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An organization which began as an adhoc committee to highlight the positive aspects of Jamaica’s culture in Canada, is this year celebrating its 10th anniversary as an incorporated body.
Arts and Culture Jamaica Inc. (ACJAM) marked the occasion recently by staging its first Scholarship Awards Ceremony at the Jamaican Consulate General in Toronto, Canada, for the five students who are recipients of the 2004/05 ACJAM Scholarships.
Although the organization is observing 10 years of incorporation, the group actually came together informally for the first time 15 years ago, under the umbrella of the Jamaican Consulate.
President of Arts and Culture Jamaica, Cherita Girvan-Campbell, paid tribute to former Jamaican Consuls General, especially Margarietta St. Juste, for her “invaluable input when the organization was formalized as an incorporated body”. She also acknowledged the “unfailing support” of the current Consul General, Vivia Betton; the “exemplary leadership” of founder and immediate Past President, Paula de Ronde, and the enormous contribution of patron, the Hon. Louise Bennett-Coverley (Miss Lou).
Highlighting some of the events the organization has been involved with over the years, the President said they were always carried out with the group’s mission and mandate in mind – to promote the rich cultural and artistic heritage of Jamaica.
“Many of you will recall readings by various authors, book launches, art and photography exhibitions, Gospel Sing, Christmas concerts, theatrical events, such as an evening with Leonie Forbes and Easton Lee, and the first Caribbean-Canadian Literary Expo. These events were either sponsored entirely by Arts and Culture Jamaica, or were undertaken in collaboration with other groups,” Mrs. Girvan-Campbell said.
The President noted that the awarding of scholarships came about because members of the group wanted to go beyond just staging events and to find a tangible and lasting means of supporting the artistic needs of the community.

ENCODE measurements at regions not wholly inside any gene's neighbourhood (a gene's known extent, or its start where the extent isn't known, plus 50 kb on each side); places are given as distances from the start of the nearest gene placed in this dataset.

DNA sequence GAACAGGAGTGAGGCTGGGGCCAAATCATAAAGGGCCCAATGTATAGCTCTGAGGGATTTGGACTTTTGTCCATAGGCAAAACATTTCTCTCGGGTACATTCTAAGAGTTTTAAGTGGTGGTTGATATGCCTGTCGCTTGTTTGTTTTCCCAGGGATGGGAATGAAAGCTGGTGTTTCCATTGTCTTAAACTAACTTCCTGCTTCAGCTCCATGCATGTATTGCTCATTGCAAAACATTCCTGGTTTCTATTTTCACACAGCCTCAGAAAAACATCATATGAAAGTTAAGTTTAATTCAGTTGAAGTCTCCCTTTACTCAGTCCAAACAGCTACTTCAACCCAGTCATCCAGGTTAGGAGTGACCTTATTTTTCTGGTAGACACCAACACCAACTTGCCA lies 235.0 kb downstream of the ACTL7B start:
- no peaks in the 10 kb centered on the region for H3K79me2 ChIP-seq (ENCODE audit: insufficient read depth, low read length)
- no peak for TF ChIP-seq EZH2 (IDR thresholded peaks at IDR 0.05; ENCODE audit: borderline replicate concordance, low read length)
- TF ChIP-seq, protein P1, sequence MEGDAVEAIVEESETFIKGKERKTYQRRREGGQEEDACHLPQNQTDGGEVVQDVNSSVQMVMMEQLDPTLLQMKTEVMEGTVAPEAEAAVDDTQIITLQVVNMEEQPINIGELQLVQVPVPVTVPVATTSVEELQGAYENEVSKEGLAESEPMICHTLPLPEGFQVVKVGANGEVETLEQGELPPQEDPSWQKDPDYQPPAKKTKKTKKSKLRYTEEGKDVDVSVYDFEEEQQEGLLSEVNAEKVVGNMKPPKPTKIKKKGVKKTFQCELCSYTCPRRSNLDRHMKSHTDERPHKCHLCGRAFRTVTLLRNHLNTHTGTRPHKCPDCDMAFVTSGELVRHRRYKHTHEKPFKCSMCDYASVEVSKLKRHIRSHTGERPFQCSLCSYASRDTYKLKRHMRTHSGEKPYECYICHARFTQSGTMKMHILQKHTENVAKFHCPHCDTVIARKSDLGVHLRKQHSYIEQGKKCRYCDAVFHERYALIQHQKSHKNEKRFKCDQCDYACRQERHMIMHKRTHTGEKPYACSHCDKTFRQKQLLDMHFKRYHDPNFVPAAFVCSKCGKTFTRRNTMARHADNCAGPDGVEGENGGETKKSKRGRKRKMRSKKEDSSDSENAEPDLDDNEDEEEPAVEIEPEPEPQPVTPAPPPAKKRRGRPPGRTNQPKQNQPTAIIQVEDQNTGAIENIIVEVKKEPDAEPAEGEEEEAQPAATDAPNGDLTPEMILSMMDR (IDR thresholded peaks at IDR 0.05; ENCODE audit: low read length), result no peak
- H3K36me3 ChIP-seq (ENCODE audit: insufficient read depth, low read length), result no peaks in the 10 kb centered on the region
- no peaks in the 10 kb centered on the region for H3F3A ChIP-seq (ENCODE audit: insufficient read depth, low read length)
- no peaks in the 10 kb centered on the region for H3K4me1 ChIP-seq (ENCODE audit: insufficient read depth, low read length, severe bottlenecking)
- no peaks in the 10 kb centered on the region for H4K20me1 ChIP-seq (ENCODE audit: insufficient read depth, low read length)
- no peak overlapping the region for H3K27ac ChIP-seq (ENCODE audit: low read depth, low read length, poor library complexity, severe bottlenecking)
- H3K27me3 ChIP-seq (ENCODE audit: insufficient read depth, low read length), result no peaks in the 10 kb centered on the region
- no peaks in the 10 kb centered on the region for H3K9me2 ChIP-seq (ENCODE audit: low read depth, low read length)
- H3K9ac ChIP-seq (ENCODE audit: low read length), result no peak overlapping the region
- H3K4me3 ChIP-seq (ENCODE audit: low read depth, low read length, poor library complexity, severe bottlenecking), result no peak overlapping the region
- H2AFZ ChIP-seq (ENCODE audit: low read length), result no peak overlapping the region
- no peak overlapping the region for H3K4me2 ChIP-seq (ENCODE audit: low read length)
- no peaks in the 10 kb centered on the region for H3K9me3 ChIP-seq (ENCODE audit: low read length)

Of the several community organizations in Toronto providing financial assistance to students of Jamaican heritage, Mrs. Girvan-Campbell said Arts and Culture Jamaica was the only one which focused exclusively on artistic pursuits. The first scholarship was awarded for the 2003/04 school year.
The President said the selection committee was so impressed by the calibre of the applicants for the 2004/05 scholarships, that five were awarded. The recipients are all of Jamaican heritage and attend tertiary institutions in Toronto. They are Angela James, a fourth year Drama major at York University; Andrea Black, a second-year Visual Arts/Psychology major, also at York; Byron Beckford and Coldeta McCarthy, dance students in their first year at the School of Toronto Dance Theatre; and Delroy Dixon, a first year Graphic Design student attending Seneca College.
As an added treat the recipients each received their award from Ambassador of Culture, the Hon. Louise Bennett-Coverley.
In her address, Miss Betton congratulated the award recipients, and Arts and Culture for achieving its milestone. She thanked the organization for its continued effort in promoting Jamaica’s culture in Canada.
“No one of us can do this by ourselves,” said the Consul General, who is also a patron of the association. “Let each of us in our own way spread the message that Jamaica is a great country, our people are talented and many have excelled in various fields,” she added.
The Consul General also took the opportunity to pay tribute to Miss Lou as the “pioneer in identifying, promoting and gaining acceptance for the use of our Jamaican language”. She said Jamaicans would always be indebted to the cultural icon for “giving us this legacy and for her outstanding contribution to our culture”.
The gathering was treated to the talents of the recipients. Coldeta and Byron performed a dance together; Angela performed a dramatic piece she wrote, while Andrea and Delroy had examples of their works on display.